What Is Rosacea?
Rosacea is a common skin disease that often begins with a tendency to blush or flush more easily than other people. The redness usually starts on the nose and cheeks but can slowly spread to the forehead and chin. With time, people who have rosacea often see permanent redness in the center of their face.
There is no cure for rosacea. However, our dermatologists can provide a treatment that will prevent rosacea from getting worse, and it can reduce the acne-like breakouts, redness, and flare-ups.
There are four subtypes of rosacea, and each one requires different treatment.
- Erythematotelangiectatic rosacea: Facial redness, flushing, and visible blood vessels are major symptoms of this subtype. The skin may be very sensitive and may sting and burn.
- Papulopustular rosacea: People with this subtype often have acne-like breakouts, broken blood vessels, and raised patches of skin called plaques.
- Phymatous rosacea: This is a rare subtype with a bumpy texture to the skin and thickening of the skin on the nose, called rhinophyma.
- Ocular rosacea: Some people get rosacea in their eyes, which creates additional symptoms such as a watery appearance and itching and burning eyes. Eyes may feel gritty, as if sand is in them. These people may also notice worsening in their vision.
Rosacea can affect quality of life
Given that rosacea is a chronic (long-lasting) skin disease, it can reduce a person’s quality of life. Surveys and studies report that living with rosacea can cause:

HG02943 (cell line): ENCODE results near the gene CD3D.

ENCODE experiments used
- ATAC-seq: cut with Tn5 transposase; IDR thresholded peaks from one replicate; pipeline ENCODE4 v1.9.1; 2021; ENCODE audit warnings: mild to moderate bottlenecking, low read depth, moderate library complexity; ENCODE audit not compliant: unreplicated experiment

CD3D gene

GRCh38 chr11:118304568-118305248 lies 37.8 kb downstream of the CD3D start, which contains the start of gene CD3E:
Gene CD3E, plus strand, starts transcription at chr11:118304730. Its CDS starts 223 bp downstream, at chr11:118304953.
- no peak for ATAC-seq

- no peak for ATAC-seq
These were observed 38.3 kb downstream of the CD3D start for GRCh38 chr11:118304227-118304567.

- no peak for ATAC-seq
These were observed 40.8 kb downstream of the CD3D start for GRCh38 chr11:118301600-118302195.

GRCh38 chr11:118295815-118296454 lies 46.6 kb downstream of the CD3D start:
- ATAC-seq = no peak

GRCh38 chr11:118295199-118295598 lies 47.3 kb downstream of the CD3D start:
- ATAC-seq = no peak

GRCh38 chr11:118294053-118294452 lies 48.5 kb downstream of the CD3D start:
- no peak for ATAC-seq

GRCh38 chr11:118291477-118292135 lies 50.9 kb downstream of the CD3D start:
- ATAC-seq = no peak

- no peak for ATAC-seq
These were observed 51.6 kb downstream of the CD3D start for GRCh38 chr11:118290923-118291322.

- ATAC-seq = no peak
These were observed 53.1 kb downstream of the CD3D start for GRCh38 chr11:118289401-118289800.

- Feelings of frustration and embarrassment in social situations
- Worries of rosacea getting worse or causing scarring
- Low self-esteem and low self-confidence
- Work-related problems
- Anxiety and depression
Who gets rosacea?
Rosacea is common. According to the U.S. government, more than 14 million people are living with rosacea. Most people who get rosacea are:
- Between 30 and 50 years of age.
- Fair-skinned, and often have blonde hair and blue eyes.
- From Celtic or Scandinavian ancestry.
- Likely to have someone in their family tree with rosacea or severe acne.
- Likely to have had lots of acne — or acne cysts and/or nodules.
Women are a bit more likely than men to get rosacea; however, women are not as likely as men to get severe rosacea. Some people are more likely to get rosacea, but anyone can get this skin disease no matter what age or color.
What causes rosacea?
By studying rosacea, scientists have found some important clues to its cause:
- Rosacea runs in families.
- The immune system may play a role.
- A bug that causes infections in the intestines (H pylori) may play a role.
- A mite that lives on everyone’s skin, Demodex, may play a role.
- A protein that normally protects the skin from infection, cathelicidin, may cause the redness and swelling.
How do dermatologists treat rosacea?
To treat rosacea, a dermatologist first examines the skin and eyes to determine all of the patient’s signs and symptoms of rosacea. This is crucial because different signs and symptoms require different treatments.
Treatment for the skin includes:
- Medicine that is applied to the rosacea.
- Sunscreen (daily usage can help prevent flare-ups).
- An emollient to help repair the skin.
- Lasers and other light treatments.
- Antibiotics (in topical or pill form).
Dermatologists can remove the thickening skin that appears on the nose and other parts of the face with:
- Electrocautery (a procedure that sends an electric current into the skin to treat it).
- Dermabrasion (a procedure that removes skin).
If you believe that you might have rosacea or have been diagnosed with rosacea, the following tips can help:
- See a dermatologist to help determine the best treatment option based on your symptoms.
- Learn what triggers your rosacea. This is important because you will find out what specific everyday things can cause your rosacea to flare.
- Follow a rosacea skin care plan to help keep your rosacea under control.
Concerned About Rosacea?
Book an appointment with one of our dermatologists to determine a treatment plan for you.